New Schedule and Location for 2016

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Jodo kata practice

Promote Three more

This month's Promote Three Meme is an homage to three of the blogs that got me interested in blogging and helped to set me on this path. Somehow, through some strange twist of fate, I've ended up high enough to link these guys in a Promote Three. If you're not familiar with Promote Three, here are the rules.
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I think the following blogs deserve honors, traffic, and link-love greater than they are getting:
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Fist in the Frost - for an interesting training diary of a guy in one of my favorite Korean martial arts - Tangsoodo. Extra ponts for the groovy, stylish martial arts uniform!
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Uchi Deshi - for showing us what it is like to be a live-in student in a traditional aikido dojo in California. This guy is inspiring because of his ability to balance life and martial arts. He also posts beautiful pictures and fascinating no-holds barred training stories.
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Mad Moravian - for a training diary of a guy who does a very similar form of aikido to what I do. This guy's teacher is a great guy and a great martial artist and a good friend of mine. I enjoy reading this blog because I get to see some glimpses at the training of some buddies that I almost never get to see anymore. He's also into sci-fi and does movie reviews on his blog. Check it out.

Uncommon sense


I remember when I first started doing TKD in the late 80’s I was pretty naive. I’ve written on that some before.
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One day we were practicing low kicks and I asked, “Why are we kicking so low?” The instructor told me we were practicing kicking bad guys in the knees. I thought that was ridiculous. “Why would you want to kick someone in the knee? That’s stupid.” I was surprised to find out that those things are easy to break and are debilitating when broken.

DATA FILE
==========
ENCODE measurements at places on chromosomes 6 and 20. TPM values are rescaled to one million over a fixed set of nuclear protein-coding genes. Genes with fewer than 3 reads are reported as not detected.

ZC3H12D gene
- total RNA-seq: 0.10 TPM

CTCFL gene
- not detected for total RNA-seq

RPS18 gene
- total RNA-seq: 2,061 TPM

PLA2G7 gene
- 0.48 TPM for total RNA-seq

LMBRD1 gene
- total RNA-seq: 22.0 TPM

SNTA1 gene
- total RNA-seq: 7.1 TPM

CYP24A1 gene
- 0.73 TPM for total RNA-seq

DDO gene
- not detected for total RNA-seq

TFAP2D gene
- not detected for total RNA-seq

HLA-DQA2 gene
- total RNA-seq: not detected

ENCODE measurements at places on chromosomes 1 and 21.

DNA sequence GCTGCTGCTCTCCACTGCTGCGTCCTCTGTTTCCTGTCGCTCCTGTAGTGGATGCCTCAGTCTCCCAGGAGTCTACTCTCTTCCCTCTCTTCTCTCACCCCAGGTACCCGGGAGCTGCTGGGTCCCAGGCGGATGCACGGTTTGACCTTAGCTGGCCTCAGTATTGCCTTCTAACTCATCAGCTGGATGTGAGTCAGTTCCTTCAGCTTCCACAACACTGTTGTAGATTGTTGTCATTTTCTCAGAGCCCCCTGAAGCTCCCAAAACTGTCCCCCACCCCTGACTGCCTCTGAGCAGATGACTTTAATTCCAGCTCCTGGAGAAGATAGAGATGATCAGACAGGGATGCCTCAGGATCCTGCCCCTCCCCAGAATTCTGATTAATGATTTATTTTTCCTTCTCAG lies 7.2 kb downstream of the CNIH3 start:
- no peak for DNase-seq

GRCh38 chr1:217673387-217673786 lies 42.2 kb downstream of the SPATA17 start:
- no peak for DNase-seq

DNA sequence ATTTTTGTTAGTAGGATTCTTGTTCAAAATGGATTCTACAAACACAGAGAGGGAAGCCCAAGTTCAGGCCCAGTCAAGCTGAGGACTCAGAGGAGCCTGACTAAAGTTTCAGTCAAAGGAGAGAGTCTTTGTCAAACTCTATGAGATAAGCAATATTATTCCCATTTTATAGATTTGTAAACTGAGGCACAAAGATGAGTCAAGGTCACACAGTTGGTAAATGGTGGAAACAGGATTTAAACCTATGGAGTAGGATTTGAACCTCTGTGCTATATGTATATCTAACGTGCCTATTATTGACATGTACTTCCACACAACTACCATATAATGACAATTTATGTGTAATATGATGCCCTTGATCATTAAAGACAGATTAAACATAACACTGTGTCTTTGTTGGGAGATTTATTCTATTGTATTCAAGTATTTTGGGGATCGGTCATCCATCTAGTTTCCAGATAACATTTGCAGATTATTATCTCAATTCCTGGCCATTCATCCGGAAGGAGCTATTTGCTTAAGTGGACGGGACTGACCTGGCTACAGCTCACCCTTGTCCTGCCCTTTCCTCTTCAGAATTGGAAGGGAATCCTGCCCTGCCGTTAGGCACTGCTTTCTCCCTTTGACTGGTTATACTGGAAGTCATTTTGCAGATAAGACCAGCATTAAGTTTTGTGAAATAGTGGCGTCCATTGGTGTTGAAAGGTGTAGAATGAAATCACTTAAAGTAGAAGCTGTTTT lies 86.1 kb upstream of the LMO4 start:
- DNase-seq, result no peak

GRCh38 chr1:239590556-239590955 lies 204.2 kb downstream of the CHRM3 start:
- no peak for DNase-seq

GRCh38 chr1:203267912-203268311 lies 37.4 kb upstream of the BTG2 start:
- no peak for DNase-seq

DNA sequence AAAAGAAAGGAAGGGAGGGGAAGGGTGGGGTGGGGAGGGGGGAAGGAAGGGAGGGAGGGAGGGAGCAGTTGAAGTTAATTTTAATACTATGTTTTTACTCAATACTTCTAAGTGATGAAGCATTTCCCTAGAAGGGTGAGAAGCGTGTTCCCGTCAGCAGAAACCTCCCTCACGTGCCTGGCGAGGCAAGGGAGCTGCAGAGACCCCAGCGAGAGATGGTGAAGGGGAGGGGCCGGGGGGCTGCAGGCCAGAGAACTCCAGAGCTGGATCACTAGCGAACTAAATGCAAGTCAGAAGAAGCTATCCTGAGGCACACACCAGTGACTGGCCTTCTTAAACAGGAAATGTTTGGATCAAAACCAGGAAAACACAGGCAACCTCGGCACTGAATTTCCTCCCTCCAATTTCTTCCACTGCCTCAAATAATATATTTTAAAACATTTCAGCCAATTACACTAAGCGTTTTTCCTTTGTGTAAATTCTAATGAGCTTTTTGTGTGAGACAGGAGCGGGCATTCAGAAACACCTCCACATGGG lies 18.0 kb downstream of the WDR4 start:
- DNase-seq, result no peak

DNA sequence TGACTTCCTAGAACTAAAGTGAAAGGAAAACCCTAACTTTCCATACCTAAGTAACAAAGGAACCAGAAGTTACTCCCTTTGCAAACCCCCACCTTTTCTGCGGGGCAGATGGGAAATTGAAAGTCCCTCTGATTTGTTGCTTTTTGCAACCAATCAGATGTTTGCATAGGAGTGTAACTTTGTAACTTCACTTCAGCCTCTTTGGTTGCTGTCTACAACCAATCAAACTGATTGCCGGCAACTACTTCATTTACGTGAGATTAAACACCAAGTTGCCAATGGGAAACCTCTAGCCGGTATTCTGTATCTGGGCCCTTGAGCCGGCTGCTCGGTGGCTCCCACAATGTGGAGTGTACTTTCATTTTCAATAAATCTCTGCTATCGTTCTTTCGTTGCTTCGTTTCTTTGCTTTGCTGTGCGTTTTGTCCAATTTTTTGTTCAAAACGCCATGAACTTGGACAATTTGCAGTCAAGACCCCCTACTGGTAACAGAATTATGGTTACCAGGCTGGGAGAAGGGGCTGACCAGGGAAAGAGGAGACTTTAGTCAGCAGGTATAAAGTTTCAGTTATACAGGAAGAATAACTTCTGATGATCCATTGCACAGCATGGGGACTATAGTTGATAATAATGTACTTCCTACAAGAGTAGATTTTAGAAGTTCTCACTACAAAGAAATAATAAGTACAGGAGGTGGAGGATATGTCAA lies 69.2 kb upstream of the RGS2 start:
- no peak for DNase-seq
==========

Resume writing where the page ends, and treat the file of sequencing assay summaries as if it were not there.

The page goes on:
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I suspect that there are a lot of things like this in the martial arts that are only common sense after someone points them out to you. Things that seem so trivial or fundamental that we rapidly lose track of the fact that we didn’t always know them. If we can forget that not everybody knows it, then we can forget to teach it to our beginners. Can y'all think of some examples in your practice?

Shomenate and oshitaoshi

Tonight was a lovely aikido class with Kel and I working on releasing into throws, shomenate, and oshitaoshi (the omote form directly off of the Nijusan offbalance). Because there were only two of us, we got to work repetitions in rapid succession and spent almost half the class on each of these two techniques. Good exercise. Vigorous. Sweaty.

10-20 years behind isn't so bad

I got a great comment a day or so ago from Nick Lowry at the Windsong Dojo in Oklahoma City. He commented on my “Divine Nine’ judo throws that we practice more often than the remainder of the syllabus. Apparently KG’s students in Houston were practicing almost this same set of core techniques 20 years ago and Windsong students in OKC have been practicing a similar set for 10 or so years. This is one of those funny times when finding out that you’re only 10-20 years behind the times is good. These are great guys to be 10-20 years behind. True giants! So, I consider myself to be close to the right track when I can find out that I’m only a couple of decades behind folks this awesome.